We then asked questions about the impact of a hard or a soft Brexit. We didn’t define or interpret the meaning of ‘hard’ and ‘soft’, leaving this up to the survey respondents. A large majority (76%) said a hard Brexit would make them feel less secure, while over half (53%) said they would feel more secure by a soft Brexit. (But even with a soft Brexit, 8% would still feel less secure.) 

These findings may not be a surprise but, given the Government’s outwardly hard-line stance, they give Moore Stephens cause for concern. We value the contributions of our EU colleagues and don’t want to lose their talent in London. In addition, the lack of security they feel cannot be good for the their well-being, nor for the departments that rely on their professionalism and productivity.

Key concerns

The survey gave respondents the opportunity to explain their key concerns surrounding Brexit. Broadly speaking, these can be grouped into three categories: personal (difficulties in working), social (considerations of social standing) and business (opportunities – current and future).


The rights they will have as EU nationals in the UK is obviously a concern for respondents, particularly for those who have not been here for five years. Most are questioning their rights to move between jobs in the UK and even to move between their native home and the UK. There are also concerns about how the impact of Brexit on the UK economy could affect respondents’ ability to ‘invest’ in the UK through housing and jobs.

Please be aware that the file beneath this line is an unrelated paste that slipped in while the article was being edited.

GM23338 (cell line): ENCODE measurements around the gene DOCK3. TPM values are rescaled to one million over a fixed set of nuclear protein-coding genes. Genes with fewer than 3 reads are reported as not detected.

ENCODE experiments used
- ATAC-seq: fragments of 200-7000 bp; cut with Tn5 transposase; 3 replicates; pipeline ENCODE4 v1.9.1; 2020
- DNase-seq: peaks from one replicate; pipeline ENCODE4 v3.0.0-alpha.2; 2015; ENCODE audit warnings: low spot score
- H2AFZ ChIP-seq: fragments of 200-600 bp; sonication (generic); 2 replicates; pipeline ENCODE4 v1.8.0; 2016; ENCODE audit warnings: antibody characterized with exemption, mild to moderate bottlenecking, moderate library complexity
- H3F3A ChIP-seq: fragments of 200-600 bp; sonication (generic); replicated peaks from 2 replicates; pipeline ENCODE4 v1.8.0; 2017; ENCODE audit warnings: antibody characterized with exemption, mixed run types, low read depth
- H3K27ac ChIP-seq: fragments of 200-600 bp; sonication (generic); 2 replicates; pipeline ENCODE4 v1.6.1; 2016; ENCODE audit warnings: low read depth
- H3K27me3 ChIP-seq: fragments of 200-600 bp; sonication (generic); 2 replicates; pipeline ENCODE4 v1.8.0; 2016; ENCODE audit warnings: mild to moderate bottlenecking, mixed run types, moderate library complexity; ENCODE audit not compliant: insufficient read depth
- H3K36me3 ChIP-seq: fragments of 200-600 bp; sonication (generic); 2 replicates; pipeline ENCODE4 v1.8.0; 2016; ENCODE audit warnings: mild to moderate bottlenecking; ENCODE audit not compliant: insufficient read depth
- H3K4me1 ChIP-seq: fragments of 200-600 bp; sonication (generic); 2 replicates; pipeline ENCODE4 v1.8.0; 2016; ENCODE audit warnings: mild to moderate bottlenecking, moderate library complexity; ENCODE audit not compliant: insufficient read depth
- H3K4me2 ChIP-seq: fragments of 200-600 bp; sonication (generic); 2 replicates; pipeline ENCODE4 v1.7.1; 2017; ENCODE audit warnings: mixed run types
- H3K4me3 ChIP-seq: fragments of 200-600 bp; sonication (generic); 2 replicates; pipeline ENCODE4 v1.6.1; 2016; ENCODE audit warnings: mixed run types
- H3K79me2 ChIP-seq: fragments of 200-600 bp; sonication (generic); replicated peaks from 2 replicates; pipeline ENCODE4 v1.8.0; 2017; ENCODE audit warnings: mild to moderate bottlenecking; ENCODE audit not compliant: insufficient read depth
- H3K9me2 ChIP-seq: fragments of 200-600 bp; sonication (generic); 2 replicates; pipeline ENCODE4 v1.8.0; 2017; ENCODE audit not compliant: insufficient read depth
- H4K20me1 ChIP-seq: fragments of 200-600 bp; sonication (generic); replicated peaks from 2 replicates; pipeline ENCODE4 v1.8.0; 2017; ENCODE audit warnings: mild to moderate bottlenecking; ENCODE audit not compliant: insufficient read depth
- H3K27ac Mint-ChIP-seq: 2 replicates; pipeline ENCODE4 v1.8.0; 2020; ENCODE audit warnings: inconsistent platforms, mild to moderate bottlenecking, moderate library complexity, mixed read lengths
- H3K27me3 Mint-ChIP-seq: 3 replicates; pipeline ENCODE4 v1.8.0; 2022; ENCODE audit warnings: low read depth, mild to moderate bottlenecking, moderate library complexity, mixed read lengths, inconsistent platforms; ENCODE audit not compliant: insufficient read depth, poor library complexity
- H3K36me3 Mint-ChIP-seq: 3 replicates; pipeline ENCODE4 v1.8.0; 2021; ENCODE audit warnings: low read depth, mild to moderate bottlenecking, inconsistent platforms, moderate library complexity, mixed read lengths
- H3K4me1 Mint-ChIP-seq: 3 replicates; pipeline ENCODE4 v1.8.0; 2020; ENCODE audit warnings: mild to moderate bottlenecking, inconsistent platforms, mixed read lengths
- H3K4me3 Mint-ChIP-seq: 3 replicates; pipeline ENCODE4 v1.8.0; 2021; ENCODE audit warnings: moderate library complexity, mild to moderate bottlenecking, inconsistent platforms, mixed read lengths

Respondents are questioning their job security, especially if some areas of the firm are directly impacted by the loss of business from the EU. They are also worried that administrative requirements (e.g. obtaining visas, leave to remain) will become so onerous that it will discourage them from staying in the UK. Some people expressed a desire for Moore Stephens to provide support where possible, such as help in meeting the legal and administrative demands placed on EU staff.

Overall, where previously there was certainty, there is now a genuine fear for the future and how Brexit might affect both themselves and their families.

On the aspect of ‘due process’ some expressed a desire for Moore Stephens to assist where possible with support regarding the legal and administrative demands placed on EU staff. 


Concern about the effect of Brexit on EU27 nationals’ social lives came across most strongly. Many respondents are feeling unwanted and undervalued in their adopted country and sensing, if not directly experiencing, racism and discrimination. Such feelings are triggered by the need to apply for visas despite having been resident in the UK for many years and contributing to taxes. The extent of anti-EU rhetoric feeds the perception that EU27 nationals could be viewed as second-class citizens.